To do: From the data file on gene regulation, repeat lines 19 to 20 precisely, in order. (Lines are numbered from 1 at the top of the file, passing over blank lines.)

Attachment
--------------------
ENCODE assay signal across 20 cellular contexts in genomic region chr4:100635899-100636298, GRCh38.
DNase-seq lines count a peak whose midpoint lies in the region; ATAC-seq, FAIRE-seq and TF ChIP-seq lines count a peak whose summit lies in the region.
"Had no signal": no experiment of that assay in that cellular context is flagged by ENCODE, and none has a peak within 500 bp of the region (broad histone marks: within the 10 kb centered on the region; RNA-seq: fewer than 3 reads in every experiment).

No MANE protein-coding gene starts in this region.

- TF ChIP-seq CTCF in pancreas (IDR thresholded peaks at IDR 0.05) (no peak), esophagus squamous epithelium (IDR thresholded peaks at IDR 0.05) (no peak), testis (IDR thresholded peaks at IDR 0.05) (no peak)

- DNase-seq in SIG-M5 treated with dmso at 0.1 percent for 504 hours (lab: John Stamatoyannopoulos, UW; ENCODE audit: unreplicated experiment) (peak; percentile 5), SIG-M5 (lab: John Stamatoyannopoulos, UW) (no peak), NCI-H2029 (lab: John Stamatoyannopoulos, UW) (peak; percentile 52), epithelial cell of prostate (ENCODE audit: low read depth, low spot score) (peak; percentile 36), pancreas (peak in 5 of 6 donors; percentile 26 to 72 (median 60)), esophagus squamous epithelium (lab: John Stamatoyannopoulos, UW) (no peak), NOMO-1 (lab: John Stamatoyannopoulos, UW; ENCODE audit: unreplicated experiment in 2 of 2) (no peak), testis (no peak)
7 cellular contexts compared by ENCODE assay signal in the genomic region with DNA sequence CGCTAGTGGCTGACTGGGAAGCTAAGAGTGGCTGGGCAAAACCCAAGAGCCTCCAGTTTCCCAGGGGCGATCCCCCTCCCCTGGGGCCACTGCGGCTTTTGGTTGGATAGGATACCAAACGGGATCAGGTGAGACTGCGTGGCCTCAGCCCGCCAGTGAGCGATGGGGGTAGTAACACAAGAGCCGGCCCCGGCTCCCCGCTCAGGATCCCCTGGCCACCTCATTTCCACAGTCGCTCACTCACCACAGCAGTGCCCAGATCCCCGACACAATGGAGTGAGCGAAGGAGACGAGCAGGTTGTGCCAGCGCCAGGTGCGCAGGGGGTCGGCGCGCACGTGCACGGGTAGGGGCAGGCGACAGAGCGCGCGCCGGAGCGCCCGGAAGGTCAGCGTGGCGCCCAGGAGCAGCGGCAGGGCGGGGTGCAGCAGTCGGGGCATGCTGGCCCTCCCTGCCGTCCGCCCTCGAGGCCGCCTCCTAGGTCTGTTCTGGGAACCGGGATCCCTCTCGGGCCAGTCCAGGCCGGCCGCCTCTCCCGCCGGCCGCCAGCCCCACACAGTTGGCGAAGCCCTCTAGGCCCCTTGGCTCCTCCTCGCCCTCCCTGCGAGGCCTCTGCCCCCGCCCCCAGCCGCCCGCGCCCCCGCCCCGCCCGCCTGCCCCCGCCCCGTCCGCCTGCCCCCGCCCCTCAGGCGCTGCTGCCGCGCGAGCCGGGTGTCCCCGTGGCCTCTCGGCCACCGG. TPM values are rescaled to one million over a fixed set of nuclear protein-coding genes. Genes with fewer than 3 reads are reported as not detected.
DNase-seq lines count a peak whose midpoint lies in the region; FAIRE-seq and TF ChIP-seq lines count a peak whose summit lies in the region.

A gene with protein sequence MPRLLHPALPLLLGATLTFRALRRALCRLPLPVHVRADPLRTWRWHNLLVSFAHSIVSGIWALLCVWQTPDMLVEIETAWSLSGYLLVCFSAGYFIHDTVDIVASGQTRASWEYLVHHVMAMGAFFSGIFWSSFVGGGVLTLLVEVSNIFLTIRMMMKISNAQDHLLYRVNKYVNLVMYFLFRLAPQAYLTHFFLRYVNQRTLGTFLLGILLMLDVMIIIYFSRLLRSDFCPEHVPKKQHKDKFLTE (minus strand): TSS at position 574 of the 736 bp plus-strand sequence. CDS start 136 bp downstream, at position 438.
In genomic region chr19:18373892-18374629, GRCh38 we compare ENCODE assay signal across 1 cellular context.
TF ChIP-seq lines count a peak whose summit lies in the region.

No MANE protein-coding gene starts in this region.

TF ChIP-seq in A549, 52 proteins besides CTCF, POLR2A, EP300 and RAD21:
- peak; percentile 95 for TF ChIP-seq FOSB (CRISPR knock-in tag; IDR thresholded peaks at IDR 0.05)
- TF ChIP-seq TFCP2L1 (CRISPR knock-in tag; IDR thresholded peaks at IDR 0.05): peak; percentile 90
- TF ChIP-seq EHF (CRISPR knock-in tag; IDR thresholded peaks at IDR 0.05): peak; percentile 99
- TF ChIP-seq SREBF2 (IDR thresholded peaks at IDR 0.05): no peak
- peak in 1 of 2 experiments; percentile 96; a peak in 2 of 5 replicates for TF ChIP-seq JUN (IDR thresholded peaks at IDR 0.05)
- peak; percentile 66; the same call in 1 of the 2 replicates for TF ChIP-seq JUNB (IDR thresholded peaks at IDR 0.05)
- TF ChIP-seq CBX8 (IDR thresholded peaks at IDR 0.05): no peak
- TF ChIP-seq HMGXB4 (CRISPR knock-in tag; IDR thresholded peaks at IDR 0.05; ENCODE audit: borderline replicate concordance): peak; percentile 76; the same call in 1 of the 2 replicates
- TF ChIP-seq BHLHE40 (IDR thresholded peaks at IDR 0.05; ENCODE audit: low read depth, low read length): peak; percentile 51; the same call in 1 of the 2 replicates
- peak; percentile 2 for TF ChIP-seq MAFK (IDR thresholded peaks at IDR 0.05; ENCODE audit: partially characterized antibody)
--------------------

- peak; percentile 66; the same call in 1 of the 2 replicates for TF ChIP-seq JUNB (IDR thresholded peaks at IDR 0.05)
- TF ChIP-seq CBX8 (IDR thresholded peaks at IDR 0.05): no peak